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213 It runs from west to east in two trenches and slopes to the bedrock at the eastern edge of the test pit, where several pieces of iron ore and mixture of a clay and limestone could be seen (Figure 6-7C). This phase has the highest potsherds (847 sherds) density at the site and had similar ceramic types as i n Phase III. Phase V is the most recent phase of the site directly linked with modern activities and mixed with remains of modern deposits. The first level of the excavated area in this phase is a thin layer of humus (Context 3 and Context 51)3 that coul d only be seen inside the shallow depression at the Trench 1 and over the layer that have been disturbed by the modern activities. Only one tuyere fragment was collected. This layer was followed by a disturbed and comparatively thicker clay deposit (Context 1/Context 52) that consisted with iron slags, tuyere and furnace fragments, potsherds, and one bead. After clearing the land it was clearly noticeable several abandoned balks of the land that has been used for continuous cultivation. The disturbance and artifacts mixing up of Phase V, cause to this cultivation practice. Summarizing the Material Evidence Systematic excavations conducted over four months in four main stages at the site have led to the discovery of one furnace along with probable evidence for another furnace that is on the same north south axis. A higher percentage of artifacts of the site are directly connected with the iron smelting process: furnace architecture (fragments of furnace walls, tuyeres, stone slabs), raw materials (iron o re, quartz, limestone) and smelting remains (iron slags and charcoal). In addition, a yield of 1104 potsherds was also unearthed at the site along with two beads (Table 6-1). 3 We gave new numbers for every identified cultural feature when there was no direct continuation even though they appeared as a further extension of an already registered context.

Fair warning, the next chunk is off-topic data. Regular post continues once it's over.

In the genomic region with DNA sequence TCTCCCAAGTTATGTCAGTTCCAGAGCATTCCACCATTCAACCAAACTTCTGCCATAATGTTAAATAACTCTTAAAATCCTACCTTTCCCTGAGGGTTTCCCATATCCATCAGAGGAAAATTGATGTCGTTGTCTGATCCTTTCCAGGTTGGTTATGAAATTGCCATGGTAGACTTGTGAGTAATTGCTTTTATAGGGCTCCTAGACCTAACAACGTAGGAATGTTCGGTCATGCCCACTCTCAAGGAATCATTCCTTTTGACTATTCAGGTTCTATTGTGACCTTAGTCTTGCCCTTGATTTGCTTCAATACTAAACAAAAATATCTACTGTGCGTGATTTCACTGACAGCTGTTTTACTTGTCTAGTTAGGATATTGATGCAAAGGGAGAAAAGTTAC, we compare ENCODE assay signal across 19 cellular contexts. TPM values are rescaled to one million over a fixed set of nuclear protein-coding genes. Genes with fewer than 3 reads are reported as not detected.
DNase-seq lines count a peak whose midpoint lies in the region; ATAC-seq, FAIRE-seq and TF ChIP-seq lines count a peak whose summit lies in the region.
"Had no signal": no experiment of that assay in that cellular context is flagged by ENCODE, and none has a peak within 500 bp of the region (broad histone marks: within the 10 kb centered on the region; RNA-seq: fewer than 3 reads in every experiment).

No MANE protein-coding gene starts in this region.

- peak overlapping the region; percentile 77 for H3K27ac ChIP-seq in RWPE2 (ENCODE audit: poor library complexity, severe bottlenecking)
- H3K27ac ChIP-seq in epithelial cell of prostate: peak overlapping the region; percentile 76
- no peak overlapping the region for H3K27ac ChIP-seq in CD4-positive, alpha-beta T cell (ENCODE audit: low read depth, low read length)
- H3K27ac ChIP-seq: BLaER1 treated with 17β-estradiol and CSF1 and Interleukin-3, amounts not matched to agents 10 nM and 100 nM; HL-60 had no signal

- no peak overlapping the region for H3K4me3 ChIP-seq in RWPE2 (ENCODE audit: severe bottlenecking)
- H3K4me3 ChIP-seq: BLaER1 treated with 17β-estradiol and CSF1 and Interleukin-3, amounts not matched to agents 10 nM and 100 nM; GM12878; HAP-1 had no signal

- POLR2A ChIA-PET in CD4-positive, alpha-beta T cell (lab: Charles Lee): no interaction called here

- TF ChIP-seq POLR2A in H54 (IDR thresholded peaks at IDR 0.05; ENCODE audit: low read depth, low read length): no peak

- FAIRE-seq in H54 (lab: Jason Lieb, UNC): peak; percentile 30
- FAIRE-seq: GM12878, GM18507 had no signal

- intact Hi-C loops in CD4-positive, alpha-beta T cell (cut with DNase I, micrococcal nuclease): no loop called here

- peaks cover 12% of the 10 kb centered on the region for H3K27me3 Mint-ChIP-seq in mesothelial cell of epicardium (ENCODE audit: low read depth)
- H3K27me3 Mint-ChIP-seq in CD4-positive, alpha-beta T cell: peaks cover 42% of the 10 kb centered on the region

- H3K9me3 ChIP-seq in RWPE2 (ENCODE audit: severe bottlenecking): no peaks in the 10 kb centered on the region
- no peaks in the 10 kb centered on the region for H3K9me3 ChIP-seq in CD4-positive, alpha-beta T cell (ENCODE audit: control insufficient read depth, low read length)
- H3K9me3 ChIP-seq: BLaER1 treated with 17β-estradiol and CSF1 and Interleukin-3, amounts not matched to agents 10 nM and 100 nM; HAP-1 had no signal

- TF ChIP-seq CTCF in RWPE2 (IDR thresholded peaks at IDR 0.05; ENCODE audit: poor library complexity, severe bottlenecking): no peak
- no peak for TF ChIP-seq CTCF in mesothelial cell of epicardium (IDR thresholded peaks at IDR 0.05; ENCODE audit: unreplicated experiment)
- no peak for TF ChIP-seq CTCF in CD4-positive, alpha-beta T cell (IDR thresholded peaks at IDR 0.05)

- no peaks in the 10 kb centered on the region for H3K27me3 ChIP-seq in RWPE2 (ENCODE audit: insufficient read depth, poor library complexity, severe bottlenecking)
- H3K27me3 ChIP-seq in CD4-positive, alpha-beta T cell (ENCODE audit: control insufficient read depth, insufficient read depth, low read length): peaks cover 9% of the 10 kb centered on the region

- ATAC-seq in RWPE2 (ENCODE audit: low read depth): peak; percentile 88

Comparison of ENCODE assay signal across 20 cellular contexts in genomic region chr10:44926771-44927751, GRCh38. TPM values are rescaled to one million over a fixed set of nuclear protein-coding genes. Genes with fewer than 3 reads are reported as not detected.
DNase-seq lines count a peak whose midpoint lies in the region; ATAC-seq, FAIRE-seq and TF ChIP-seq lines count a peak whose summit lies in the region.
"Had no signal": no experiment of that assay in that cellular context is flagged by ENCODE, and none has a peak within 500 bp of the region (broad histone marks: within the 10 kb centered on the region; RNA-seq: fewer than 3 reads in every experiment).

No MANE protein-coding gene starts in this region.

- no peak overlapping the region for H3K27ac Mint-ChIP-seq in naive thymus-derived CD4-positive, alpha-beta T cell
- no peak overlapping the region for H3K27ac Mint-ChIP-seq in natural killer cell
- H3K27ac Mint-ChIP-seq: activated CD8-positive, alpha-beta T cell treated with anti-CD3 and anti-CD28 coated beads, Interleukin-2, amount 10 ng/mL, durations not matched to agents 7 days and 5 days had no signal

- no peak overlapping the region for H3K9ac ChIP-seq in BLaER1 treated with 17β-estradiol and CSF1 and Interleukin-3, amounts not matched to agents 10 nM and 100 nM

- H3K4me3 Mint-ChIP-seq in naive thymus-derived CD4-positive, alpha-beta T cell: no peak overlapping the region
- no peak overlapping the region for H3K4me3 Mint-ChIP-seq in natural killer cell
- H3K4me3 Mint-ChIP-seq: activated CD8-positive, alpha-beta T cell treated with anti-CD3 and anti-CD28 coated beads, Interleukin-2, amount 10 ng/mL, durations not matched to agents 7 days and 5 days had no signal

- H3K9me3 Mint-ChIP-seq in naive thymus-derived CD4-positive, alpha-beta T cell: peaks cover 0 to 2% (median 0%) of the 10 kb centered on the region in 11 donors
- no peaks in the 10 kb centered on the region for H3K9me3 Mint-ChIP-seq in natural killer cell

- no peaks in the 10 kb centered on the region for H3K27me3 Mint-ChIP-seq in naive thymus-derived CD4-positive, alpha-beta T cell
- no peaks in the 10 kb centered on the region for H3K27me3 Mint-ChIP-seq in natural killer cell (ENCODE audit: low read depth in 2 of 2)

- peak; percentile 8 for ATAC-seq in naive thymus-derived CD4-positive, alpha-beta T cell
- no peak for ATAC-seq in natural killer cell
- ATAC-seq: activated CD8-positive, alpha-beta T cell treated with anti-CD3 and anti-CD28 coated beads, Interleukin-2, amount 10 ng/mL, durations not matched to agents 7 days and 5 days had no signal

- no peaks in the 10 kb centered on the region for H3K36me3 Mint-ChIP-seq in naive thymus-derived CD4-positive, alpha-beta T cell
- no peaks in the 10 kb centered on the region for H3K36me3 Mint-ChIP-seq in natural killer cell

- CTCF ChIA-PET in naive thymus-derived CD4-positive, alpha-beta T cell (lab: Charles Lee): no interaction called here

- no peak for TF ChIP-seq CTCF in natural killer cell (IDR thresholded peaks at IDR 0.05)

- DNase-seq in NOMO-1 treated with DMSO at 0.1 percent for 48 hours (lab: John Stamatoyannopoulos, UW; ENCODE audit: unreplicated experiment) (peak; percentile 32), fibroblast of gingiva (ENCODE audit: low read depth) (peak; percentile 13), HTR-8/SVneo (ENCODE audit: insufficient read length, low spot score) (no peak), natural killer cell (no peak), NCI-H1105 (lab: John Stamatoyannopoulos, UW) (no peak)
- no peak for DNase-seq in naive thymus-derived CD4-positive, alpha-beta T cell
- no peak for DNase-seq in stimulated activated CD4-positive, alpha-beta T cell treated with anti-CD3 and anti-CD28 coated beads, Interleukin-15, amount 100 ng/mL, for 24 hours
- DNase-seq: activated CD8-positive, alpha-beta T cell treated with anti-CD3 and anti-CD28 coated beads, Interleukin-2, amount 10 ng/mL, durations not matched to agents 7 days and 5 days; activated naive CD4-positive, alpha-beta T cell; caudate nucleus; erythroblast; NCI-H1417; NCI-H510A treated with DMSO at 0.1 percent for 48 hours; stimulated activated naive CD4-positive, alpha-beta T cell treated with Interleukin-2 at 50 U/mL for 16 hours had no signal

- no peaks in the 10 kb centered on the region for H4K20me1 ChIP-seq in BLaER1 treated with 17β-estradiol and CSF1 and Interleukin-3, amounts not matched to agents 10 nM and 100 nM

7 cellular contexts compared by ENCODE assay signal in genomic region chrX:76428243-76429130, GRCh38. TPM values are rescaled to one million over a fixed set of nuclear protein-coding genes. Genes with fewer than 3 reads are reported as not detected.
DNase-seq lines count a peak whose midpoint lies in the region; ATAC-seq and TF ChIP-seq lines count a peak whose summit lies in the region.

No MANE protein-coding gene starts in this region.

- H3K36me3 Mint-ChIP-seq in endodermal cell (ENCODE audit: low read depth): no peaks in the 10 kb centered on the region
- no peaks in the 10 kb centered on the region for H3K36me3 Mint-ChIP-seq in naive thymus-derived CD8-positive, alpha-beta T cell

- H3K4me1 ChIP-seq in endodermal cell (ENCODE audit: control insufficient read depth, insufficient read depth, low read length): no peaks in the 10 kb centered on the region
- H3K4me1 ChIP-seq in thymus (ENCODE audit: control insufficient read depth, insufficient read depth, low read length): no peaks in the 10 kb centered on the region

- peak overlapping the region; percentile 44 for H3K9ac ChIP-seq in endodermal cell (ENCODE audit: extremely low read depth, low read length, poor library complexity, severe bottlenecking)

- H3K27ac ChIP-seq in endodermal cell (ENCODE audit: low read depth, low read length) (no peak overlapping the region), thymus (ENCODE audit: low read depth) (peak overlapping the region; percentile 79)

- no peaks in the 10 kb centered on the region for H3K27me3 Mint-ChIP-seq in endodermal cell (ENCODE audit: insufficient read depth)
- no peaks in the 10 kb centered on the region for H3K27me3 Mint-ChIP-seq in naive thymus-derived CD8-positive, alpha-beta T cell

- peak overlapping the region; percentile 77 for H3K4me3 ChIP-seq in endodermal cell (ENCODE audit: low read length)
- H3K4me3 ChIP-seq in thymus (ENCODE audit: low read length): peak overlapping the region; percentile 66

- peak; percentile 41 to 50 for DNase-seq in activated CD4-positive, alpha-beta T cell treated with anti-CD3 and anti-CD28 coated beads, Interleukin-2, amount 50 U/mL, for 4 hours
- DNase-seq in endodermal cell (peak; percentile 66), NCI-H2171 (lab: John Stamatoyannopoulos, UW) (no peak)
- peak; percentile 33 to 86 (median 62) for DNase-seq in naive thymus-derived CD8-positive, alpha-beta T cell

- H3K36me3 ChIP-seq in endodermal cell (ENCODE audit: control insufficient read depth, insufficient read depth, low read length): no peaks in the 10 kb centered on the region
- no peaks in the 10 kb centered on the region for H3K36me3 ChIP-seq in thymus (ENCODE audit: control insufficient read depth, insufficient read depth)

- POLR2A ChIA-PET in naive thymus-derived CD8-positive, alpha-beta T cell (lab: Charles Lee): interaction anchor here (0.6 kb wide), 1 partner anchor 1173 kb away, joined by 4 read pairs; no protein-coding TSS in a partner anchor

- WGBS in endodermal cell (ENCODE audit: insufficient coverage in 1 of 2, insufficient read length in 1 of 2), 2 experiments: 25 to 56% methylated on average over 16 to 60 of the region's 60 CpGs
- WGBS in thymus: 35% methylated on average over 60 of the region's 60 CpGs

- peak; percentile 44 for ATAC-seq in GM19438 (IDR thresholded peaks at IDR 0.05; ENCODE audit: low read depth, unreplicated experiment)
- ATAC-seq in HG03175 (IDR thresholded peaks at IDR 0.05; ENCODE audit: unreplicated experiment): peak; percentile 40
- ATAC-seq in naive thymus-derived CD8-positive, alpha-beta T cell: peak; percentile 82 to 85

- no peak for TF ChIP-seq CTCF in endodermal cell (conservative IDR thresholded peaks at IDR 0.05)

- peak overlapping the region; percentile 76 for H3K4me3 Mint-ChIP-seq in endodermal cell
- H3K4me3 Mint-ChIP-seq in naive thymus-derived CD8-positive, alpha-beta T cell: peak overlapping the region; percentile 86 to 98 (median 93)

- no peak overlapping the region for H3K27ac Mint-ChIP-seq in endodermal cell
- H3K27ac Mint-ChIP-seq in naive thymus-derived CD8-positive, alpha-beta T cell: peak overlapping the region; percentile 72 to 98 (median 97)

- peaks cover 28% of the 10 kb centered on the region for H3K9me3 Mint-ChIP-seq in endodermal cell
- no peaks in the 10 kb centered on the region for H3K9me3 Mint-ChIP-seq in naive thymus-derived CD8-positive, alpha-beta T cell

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214 Table 6 -1. Unearthed artifacts at SIT 22 Artifact Discovered Weight kg Coun t Iron Ore 1.3 Iron Slag 983 FurnaceWall/ Fragment 221 Tuyere/Fragment 23 Stone/Quartz 109 Potsherds 9.3 1104 Beads ** 2 Total weight of unearthed iron ore, iron slags, furnace wall fragments, tuyere fragments and stone (quartz and gr anite) at test units (1mx9m, 1mx7m, 1mx3m, 2mx2m) are provided here. I did not count them as they were not in the same size (countable and non countable sizes). ** The weight of two beads are only 2gms. Ceramics at the Site As shown in Figure 58, 81.25% of potsherds were identified as non-decorated bodysherds (NDB), 5.25% as decorated bodysherds (DB) and 10.33% as nondiagnostic rimsherds (NDR). Excavated test units only yielded a total of 35 diagnostic rimsherds (DR), only 3.17% of the total potsherds recovered (Table J-1c). A larger yield of potsherds (716) were recorded from Context 1/52 in Phase IV identified as the abandonment phase for the smelting activities subsequent to the major iron smelting process (Figure 6 9; Table J-1a). Analyses also shows a higher yield of potsherds (847) were from Phase IV (Table J1a). 3.17% 10.33% 5.25% 81.25% DR NDR DB NDB Figure 68. Percentage of four major categories of ceramic sherds unearthed at SIT 22.